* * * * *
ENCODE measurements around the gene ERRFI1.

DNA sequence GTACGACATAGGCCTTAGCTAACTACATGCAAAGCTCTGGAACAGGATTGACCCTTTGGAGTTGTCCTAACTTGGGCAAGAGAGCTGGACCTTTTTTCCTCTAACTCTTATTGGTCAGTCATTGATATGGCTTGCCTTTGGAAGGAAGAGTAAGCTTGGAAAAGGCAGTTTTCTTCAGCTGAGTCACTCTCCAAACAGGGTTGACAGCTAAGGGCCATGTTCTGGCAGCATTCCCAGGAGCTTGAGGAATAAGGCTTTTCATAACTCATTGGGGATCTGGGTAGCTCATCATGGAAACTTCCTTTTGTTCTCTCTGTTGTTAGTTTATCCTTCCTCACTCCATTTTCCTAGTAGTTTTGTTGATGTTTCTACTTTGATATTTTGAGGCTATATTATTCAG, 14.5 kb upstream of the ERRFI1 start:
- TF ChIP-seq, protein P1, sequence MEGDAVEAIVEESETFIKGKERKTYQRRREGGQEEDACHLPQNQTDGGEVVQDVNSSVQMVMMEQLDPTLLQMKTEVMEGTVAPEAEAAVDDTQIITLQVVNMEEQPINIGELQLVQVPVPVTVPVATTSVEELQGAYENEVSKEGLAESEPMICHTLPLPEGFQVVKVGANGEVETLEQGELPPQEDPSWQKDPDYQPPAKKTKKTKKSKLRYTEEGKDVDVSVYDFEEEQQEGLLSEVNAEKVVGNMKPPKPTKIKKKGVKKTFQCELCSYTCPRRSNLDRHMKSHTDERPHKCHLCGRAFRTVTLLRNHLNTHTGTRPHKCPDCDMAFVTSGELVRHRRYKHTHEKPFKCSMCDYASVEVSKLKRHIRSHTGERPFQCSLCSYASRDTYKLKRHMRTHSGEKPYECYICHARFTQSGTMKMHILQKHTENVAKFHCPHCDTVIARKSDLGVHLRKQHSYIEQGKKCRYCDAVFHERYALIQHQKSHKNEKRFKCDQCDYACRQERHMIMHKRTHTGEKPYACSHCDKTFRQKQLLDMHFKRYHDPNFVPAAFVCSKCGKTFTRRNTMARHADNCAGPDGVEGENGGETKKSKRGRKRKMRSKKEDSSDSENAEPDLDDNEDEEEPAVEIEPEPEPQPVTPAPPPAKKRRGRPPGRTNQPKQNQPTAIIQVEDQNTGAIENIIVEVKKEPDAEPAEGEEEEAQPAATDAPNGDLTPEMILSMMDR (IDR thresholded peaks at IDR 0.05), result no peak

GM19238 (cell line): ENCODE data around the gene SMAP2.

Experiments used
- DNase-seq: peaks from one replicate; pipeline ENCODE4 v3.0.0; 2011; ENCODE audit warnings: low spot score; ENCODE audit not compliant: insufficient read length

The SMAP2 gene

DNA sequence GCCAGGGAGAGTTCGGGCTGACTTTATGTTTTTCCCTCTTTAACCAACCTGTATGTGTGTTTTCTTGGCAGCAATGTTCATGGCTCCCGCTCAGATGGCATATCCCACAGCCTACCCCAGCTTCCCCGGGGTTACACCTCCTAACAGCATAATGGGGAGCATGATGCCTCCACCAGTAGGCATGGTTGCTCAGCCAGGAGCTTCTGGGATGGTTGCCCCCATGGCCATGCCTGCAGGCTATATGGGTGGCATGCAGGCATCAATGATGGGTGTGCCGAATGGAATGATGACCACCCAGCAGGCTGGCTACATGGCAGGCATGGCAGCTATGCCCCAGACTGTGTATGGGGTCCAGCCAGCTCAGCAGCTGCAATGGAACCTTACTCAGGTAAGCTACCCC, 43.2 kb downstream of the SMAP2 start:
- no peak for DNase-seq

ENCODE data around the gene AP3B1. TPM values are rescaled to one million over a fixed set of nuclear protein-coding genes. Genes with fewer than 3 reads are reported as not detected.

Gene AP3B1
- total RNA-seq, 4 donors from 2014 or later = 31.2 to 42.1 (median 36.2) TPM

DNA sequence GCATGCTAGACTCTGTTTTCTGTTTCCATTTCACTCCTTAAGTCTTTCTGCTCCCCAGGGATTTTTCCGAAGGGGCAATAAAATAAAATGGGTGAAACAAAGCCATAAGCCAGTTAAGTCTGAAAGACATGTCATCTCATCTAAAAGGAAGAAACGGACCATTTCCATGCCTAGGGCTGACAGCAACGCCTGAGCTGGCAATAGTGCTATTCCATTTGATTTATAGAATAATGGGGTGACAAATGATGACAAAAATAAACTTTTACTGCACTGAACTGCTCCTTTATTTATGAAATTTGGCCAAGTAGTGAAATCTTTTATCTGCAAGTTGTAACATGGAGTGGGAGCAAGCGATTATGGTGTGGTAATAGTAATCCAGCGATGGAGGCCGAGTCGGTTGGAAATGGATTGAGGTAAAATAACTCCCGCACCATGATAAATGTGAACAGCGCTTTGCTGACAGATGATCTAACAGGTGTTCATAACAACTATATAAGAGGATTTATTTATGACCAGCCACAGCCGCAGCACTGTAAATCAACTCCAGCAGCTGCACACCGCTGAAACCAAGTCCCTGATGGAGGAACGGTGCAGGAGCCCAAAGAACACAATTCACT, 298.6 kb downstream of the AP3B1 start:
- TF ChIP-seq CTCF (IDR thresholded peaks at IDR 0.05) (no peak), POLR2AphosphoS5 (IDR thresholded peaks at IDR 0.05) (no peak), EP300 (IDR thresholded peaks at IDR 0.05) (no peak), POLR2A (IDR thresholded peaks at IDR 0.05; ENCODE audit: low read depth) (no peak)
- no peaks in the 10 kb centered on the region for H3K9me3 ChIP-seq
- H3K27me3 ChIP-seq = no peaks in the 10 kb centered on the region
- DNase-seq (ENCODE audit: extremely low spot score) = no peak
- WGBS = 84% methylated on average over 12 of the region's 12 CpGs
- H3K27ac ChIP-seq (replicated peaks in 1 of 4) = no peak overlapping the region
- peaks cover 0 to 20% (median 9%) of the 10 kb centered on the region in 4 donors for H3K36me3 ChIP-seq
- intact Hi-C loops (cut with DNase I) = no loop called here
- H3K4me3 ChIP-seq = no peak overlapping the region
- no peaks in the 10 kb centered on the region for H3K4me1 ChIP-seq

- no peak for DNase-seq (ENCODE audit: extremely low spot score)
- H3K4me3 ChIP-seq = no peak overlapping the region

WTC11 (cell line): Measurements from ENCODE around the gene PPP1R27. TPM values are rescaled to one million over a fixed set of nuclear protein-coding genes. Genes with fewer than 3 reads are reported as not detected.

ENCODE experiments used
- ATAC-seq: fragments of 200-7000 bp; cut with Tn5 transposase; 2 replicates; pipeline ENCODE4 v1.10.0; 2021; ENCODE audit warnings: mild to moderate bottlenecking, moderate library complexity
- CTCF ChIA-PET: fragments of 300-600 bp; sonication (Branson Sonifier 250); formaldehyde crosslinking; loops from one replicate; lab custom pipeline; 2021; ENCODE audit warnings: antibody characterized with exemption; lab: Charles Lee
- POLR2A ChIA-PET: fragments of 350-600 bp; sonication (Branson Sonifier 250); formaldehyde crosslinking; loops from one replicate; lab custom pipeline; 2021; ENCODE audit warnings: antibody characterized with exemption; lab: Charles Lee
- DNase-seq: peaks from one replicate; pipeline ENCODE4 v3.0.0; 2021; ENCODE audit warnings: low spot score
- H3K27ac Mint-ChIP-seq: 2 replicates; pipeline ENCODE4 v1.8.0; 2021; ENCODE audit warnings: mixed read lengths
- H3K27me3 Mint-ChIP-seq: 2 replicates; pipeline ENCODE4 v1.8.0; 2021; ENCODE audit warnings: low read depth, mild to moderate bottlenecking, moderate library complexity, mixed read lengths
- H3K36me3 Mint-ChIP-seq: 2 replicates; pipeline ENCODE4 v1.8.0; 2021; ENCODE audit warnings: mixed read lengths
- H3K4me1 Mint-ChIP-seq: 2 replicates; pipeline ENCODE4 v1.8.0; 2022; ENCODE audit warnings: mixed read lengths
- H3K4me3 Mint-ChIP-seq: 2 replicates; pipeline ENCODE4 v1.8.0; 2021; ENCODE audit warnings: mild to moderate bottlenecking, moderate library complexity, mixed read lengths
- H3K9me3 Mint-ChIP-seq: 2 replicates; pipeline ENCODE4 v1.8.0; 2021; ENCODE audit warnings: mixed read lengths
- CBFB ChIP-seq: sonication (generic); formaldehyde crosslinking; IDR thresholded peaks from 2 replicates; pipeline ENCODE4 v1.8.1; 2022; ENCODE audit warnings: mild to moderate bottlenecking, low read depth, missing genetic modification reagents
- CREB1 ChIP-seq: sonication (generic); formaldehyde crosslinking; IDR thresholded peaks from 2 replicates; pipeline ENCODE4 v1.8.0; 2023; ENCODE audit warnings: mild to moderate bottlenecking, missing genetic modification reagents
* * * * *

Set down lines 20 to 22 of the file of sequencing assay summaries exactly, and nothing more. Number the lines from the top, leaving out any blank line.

- peaks cover 0 to 20% (median 9%) of the 10 kb centered on the region in 4 donors for H3K36me3 ChIP-seq
- intact Hi-C loops (cut with DNase I) = no loop called here
- H3K4me3 ChIP-seq = no peak overlapping the region